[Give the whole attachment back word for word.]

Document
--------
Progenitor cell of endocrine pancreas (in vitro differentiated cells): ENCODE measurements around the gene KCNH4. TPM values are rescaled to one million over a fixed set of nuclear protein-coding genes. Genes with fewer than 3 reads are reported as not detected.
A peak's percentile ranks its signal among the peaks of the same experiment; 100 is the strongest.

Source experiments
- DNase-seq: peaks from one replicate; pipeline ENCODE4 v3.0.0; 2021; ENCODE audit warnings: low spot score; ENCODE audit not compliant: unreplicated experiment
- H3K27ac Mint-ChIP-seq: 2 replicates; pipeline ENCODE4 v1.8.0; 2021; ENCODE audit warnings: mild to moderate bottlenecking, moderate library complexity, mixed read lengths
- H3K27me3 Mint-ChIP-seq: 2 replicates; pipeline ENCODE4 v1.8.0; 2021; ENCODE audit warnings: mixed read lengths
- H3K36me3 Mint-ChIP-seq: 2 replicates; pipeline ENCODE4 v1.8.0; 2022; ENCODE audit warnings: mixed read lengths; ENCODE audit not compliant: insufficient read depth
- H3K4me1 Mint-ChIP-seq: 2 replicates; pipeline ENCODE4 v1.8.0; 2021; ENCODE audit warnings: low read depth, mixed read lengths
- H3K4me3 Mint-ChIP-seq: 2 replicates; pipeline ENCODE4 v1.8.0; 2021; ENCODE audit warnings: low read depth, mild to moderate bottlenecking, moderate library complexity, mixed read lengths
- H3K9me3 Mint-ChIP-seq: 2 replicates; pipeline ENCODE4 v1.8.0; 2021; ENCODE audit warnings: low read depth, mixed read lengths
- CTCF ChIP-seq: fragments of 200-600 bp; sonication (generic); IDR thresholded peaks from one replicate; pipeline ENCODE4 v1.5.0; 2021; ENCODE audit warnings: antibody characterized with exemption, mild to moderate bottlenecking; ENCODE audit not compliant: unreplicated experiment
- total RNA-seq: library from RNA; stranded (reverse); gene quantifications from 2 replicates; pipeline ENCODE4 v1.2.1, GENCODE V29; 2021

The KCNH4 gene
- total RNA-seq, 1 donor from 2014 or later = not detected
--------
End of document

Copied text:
Progenitor cell of endocrine pancreas (in vitro differentiated cells): ENCODE measurements around the gene KCNH4. TPM values are rescaled to one million over a fixed set of nuclear protein-coding genes. Genes with fewer than 3 reads are reported as not detected.
A peak's percentile ranks its signal among the peaks of the same experiment; 100 is the strongest.

Source experiments
- DNase-seq: peaks from one replicate; pipeline ENCODE4 v3.0.0; 2021; ENCODE audit warnings: low spot score; ENCODE audit not compliant: unreplicated experiment
- H3K27ac Mint-ChIP-seq: 2 replicates; pipeline ENCODE4 v1.8.0; 2021; ENCODE audit warnings: mild to moderate bottlenecking, moderate library complexity, mixed read lengths
- H3K27me3 Mint-ChIP-seq: 2 replicates; pipeline ENCODE4 v1.8.0; 2021; ENCODE audit warnings: mixed read lengths
- H3K36me3 Mint-ChIP-seq: 2 replicates; pipeline ENCODE4 v1.8.0; 2022; ENCODE audit warnings: mixed read lengths; ENCODE audit not compliant: insufficient read depth
- H3K4me1 Mint-ChIP-seq: 2 replicates; pipeline ENCODE4 v1.8.0; 2021; ENCODE audit warnings: low read depth, mixed read lengths
- H3K4me3 Mint-ChIP-seq: 2 replicates; pipeline ENCODE4 v1.8.0; 2021; ENCODE audit warnings: low read depth, mild to moderate bottlenecking, moderate library complexity, mixed read lengths
- H3K9me3 Mint-ChIP-seq: 2 replicates; pipeline ENCODE4 v1.8.0; 2021; ENCODE audit warnings: low read depth, mixed read lengths
- CTCF ChIP-seq: fragments of 200-600 bp; sonication (generic); IDR thresholded peaks from one replicate; pipeline ENCODE4 v1.5.0; 2021; ENCODE audit warnings: antibody characterized with exemption, mild to moderate bottlenecking; ENCODE audit not compliant: unreplicated experiment
- total RNA-seq: library from RNA; stranded (reverse); gene quantifications from 2 replicates; pipeline ENCODE4 v1.2.1, GENCODE V29; 2021

The KCNH4 gene
- total RNA-seq, 1 donor from 2014 or later = not detected